COVID-driven flight delays, cancellations persist on 2021’s final day

Travelers are seen under a PSA advising mask wearing in a concourse during the holiday season as the coronavirus Omicron variant threatens to increase case numbers at Hartsfield-Jackson Atlanta International Airport in Atlanta, Georgia, U.S. December 22, 2021. REUTERS/Elijah Nouvelage

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Dec 31 (Reuters) – Thousands of flights within the United States and internationally were delayed or canceled on Friday, adding to the travel disruptions during the holiday week due to adverse weather and rising cases of the Omicron coronavirus variant.

Over 2,600 flights were canceled globally as of early Friday, including over 1,200 flights within the United States or entering or departing it, according to a running tally on flight-tracking website There were over 4,600 global flight delays in total.

The Christmas holidays are typically a peak time for air travel, but the rapid spread of the highly transmissible Omicron variant has led to a sharp increase in COVID-19 infections, forcing airlines to cancel flights as pilots and crew need to be quarantined.

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The sudden arrival of Omicron has brought record-setting case counts to countries around the world. Transportation agencies across the United States are suspending or reducing service due to COVID-19 staff shortages as the Omicron variant surges nationwide.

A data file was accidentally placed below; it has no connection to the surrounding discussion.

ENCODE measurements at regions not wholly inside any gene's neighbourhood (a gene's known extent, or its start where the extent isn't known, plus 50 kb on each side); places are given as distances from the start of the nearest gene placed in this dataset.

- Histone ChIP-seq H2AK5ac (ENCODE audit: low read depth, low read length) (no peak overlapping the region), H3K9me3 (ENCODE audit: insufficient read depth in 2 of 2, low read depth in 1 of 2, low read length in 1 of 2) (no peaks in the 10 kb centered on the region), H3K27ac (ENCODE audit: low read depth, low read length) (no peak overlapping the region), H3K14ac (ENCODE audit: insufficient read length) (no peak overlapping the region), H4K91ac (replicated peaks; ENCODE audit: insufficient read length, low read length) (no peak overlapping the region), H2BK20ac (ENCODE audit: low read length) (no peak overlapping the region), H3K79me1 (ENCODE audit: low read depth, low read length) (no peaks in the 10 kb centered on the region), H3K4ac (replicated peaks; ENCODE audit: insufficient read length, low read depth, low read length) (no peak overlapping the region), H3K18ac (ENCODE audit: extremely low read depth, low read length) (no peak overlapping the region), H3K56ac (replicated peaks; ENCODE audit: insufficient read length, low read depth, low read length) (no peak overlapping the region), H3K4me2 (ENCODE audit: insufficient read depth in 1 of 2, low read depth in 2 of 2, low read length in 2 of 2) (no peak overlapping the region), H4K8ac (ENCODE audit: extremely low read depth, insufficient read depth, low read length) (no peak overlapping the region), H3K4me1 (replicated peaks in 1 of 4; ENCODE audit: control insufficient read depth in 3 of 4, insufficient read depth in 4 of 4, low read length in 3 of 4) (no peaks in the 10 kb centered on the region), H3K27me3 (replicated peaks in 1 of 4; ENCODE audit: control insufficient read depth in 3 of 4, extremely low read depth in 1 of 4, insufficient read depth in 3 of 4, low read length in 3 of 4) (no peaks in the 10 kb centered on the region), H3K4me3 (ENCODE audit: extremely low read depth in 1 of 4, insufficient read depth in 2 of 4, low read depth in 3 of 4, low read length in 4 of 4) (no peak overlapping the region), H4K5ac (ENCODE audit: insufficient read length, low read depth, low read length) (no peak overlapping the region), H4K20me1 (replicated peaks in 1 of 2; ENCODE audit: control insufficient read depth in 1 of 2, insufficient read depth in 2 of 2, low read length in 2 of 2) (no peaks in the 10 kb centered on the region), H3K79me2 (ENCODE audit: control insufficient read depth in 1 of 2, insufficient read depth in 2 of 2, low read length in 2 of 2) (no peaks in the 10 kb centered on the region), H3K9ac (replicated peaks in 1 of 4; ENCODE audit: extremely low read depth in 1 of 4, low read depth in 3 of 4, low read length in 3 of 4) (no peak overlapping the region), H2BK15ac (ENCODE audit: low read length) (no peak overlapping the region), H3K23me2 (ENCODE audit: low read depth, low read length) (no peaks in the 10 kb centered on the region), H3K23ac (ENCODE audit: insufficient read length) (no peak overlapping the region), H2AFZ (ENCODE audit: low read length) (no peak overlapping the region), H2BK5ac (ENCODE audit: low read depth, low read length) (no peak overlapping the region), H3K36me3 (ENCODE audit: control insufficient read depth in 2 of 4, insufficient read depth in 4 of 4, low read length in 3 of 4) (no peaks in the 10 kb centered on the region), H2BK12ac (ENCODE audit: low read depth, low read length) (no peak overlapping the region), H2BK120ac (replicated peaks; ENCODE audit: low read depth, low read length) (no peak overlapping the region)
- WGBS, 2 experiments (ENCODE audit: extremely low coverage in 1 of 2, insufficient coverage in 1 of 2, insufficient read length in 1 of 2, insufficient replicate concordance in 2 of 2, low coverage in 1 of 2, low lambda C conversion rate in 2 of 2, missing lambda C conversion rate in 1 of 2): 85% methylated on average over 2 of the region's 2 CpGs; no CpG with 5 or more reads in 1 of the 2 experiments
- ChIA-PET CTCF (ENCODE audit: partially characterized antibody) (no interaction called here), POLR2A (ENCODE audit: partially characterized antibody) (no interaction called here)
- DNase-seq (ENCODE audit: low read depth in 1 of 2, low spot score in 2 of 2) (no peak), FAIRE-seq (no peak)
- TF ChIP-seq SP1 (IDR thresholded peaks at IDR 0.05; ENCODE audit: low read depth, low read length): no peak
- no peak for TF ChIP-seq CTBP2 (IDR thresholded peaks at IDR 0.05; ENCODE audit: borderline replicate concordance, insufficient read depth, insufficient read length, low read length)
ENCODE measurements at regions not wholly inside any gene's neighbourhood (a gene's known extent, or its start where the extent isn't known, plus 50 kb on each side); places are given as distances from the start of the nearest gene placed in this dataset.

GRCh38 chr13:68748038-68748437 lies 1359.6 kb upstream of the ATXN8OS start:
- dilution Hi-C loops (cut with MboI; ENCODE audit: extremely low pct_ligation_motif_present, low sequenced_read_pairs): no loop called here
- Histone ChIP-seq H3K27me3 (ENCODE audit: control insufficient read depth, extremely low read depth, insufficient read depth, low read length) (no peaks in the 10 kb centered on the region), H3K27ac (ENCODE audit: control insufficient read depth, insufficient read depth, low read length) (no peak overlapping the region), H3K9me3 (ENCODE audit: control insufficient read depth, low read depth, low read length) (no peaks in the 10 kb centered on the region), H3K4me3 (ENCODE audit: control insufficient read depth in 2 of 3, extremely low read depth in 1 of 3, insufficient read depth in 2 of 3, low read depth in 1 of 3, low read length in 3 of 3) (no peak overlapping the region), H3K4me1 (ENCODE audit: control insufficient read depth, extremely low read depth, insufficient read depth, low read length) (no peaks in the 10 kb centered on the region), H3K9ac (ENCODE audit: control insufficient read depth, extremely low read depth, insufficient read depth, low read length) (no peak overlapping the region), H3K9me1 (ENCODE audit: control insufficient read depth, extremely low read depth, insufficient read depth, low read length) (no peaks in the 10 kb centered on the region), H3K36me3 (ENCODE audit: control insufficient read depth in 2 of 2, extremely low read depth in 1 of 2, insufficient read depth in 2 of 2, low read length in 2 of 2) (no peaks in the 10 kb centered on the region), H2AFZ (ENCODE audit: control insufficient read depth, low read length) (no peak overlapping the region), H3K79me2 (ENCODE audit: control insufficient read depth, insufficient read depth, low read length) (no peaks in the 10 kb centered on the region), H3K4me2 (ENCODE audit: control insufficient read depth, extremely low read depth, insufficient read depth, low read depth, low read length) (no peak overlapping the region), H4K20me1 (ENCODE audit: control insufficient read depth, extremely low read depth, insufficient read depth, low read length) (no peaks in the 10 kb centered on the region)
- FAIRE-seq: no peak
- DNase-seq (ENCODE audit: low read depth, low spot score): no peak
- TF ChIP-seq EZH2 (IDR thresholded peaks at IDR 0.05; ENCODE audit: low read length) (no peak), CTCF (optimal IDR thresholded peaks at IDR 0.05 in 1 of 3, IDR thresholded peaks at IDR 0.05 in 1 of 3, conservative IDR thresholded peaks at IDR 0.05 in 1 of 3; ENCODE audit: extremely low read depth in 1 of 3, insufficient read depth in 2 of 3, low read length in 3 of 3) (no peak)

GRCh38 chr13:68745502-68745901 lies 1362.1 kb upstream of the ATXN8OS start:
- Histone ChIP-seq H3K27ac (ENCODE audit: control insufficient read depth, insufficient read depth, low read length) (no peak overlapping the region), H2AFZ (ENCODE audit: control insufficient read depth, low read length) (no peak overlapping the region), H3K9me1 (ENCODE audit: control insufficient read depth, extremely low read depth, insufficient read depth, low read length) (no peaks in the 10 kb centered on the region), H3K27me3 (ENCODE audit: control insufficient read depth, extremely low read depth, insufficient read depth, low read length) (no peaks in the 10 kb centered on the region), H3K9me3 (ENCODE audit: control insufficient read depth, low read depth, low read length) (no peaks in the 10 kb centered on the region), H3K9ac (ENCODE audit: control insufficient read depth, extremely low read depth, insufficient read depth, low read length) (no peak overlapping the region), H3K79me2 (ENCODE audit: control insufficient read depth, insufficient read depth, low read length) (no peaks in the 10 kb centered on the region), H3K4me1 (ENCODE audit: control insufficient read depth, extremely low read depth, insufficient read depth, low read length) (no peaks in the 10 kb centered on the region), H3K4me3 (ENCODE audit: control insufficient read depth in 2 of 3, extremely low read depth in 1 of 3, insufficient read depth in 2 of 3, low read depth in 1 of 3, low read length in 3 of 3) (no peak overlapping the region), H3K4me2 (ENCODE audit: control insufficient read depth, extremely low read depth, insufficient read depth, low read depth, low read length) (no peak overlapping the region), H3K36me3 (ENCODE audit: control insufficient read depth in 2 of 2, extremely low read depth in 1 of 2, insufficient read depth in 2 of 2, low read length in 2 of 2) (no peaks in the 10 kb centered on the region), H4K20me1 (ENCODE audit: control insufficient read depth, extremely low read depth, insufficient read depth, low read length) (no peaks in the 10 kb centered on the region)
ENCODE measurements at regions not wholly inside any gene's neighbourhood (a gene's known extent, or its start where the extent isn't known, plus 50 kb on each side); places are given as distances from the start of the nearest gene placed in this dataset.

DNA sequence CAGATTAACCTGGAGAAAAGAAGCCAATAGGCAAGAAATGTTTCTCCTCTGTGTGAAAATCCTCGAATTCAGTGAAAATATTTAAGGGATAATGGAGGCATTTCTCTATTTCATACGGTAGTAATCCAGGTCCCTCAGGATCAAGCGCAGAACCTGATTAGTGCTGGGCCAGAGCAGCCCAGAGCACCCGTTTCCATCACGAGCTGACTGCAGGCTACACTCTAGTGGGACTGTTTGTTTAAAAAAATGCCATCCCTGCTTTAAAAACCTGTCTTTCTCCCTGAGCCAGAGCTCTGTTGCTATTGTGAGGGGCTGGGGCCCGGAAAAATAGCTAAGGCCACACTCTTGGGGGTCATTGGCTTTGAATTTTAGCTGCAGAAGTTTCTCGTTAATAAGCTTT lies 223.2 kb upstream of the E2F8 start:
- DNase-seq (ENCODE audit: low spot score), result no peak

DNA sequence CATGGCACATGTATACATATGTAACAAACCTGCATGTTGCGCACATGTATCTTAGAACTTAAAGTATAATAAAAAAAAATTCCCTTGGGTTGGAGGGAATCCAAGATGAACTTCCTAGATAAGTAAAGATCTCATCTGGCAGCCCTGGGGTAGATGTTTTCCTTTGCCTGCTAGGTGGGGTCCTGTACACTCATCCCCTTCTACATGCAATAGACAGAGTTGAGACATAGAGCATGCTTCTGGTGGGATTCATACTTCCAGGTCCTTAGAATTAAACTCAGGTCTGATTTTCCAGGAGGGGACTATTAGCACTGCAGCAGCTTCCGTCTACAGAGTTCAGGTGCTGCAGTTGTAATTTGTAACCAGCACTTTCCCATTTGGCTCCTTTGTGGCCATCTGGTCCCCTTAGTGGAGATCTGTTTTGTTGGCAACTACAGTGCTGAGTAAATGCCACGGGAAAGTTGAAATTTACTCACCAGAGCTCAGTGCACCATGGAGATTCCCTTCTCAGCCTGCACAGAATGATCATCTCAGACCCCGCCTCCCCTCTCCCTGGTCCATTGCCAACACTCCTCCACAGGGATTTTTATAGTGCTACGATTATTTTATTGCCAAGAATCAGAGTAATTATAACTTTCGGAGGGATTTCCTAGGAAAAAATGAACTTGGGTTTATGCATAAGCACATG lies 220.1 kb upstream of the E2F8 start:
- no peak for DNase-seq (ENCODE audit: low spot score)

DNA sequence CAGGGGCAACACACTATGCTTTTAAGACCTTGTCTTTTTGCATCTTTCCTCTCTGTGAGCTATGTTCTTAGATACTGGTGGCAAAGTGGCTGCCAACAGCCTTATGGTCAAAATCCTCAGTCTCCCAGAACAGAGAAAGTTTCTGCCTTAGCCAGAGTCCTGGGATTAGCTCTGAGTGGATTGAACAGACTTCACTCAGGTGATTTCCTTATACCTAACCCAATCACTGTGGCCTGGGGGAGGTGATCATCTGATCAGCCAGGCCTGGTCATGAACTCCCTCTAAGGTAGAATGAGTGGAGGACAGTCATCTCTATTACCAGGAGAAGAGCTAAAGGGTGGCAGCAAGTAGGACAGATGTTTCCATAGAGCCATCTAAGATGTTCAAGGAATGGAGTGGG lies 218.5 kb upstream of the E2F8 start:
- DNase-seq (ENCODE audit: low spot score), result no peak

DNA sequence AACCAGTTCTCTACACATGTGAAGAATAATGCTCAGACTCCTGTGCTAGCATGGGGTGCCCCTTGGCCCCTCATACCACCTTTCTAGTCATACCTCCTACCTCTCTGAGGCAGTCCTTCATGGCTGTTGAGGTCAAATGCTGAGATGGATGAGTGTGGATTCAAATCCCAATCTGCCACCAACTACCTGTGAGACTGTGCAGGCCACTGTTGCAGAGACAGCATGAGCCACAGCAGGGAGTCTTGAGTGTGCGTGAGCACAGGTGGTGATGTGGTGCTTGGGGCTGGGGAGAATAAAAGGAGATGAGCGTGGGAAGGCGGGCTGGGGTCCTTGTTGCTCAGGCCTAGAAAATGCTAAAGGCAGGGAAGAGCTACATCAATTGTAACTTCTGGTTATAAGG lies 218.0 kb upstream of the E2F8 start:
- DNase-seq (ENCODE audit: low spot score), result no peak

On Thursday, for the second day in a row, the United States had a record number of new reported cases based on the seven-day average, with more than 290,000 new infections reported each day, a Reuters tally showed, as U.S. officials weigh the impact of the Omicron variant. read more

The state of New York, in particular, reported over 74,000 COVID-19 cases on Thursday from more than 336,000 tests at a 22% positivity rate, Governor Kathy Hochul said. New York said last week it will sharply limit the number of people it allows in Times Square for its New Year’s Eve celebration. However, some critics have raised concerns over the celebrations going ahead at all, given the high positivity rate.

The rise in U.S. COVID-19 cases has caused some companies, particularly in the energy sector, to change course from earlier plans to increase the number of employees working from their offices starting next week. Chevron Corp (CVX.N) was to start a full return to office from Jan. 3 but told employees this week it was postponing the plans to an unspecified date.

U.S. airline cabin crew, pilots and support staff are reluctant to work overtime during the holiday travel season despite offers of hefty financial incentives. Many workers fear contracting COVID-19 and do not welcome the prospect of dealing with unruly passengers, some airline unions have said. read more

In the months preceding the holidays, airlines were wooing employees to ensure solid staffing, after furloughing or laying off thousands over the last 18 months as the pandemic crippled the industry.

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Reporting by Kanishka Singh in Bengaluru and Liz Hampton in Denver
Editing by Matthew Lewis

Our Standards: The Thomson Reuters Trust Principles.